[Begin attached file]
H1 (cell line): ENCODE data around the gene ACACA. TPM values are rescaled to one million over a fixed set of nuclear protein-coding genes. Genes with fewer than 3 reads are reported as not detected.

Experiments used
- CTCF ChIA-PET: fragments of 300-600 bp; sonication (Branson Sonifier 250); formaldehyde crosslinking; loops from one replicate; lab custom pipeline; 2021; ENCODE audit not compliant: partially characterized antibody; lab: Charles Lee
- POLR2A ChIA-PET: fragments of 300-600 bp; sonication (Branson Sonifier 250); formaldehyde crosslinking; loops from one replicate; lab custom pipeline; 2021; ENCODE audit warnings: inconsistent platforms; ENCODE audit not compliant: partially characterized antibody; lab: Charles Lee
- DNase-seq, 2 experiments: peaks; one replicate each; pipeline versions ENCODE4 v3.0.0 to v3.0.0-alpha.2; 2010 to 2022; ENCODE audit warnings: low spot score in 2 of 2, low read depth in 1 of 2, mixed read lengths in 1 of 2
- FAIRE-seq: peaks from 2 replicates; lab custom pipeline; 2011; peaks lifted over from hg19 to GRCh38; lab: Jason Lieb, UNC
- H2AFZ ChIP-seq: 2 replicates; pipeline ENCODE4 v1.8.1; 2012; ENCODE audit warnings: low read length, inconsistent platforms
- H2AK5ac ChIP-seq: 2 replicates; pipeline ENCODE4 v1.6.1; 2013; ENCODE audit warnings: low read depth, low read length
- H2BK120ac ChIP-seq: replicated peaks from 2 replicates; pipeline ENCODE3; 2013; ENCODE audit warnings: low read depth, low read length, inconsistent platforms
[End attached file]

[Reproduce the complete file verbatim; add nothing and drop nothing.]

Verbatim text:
H1 (cell line): ENCODE data around the gene ACACA. TPM values are rescaled to one million over a fixed set of nuclear protein-coding genes. Genes with fewer than 3 reads are reported as not detected.

Experiments used
- CTCF ChIA-PET: fragments of 300-600 bp; sonication (Branson Sonifier 250); formaldehyde crosslinking; loops from one replicate; lab custom pipeline; 2021; ENCODE audit not compliant: partially characterized antibody; lab: Charles Lee
- POLR2A ChIA-PET: fragments of 300-600 bp; sonication (Branson Sonifier 250); formaldehyde crosslinking; loops from one replicate; lab custom pipeline; 2021; ENCODE audit warnings: inconsistent platforms; ENCODE audit not compliant: partially characterized antibody; lab: Charles Lee
- DNase-seq, 2 experiments: peaks; one replicate each; pipeline versions ENCODE4 v3.0.0 to v3.0.0-alpha.2; 2010 to 2022; ENCODE audit warnings: low spot score in 2 of 2, low read depth in 1 of 2, mixed read lengths in 1 of 2
- FAIRE-seq: peaks from 2 replicates; lab custom pipeline; 2011; peaks lifted over from hg19 to GRCh38; lab: Jason Lieb, UNC
- H2AFZ ChIP-seq: 2 replicates; pipeline ENCODE4 v1.8.1; 2012; ENCODE audit warnings: low read length, inconsistent platforms
- H2AK5ac ChIP-seq: 2 replicates; pipeline ENCODE4 v1.6.1; 2013; ENCODE audit warnings: low read depth, low read length
- H2BK120ac ChIP-seq: replicated peaks from 2 replicates; pipeline ENCODE3; 2013; ENCODE audit warnings: low read depth, low read length, inconsistent platforms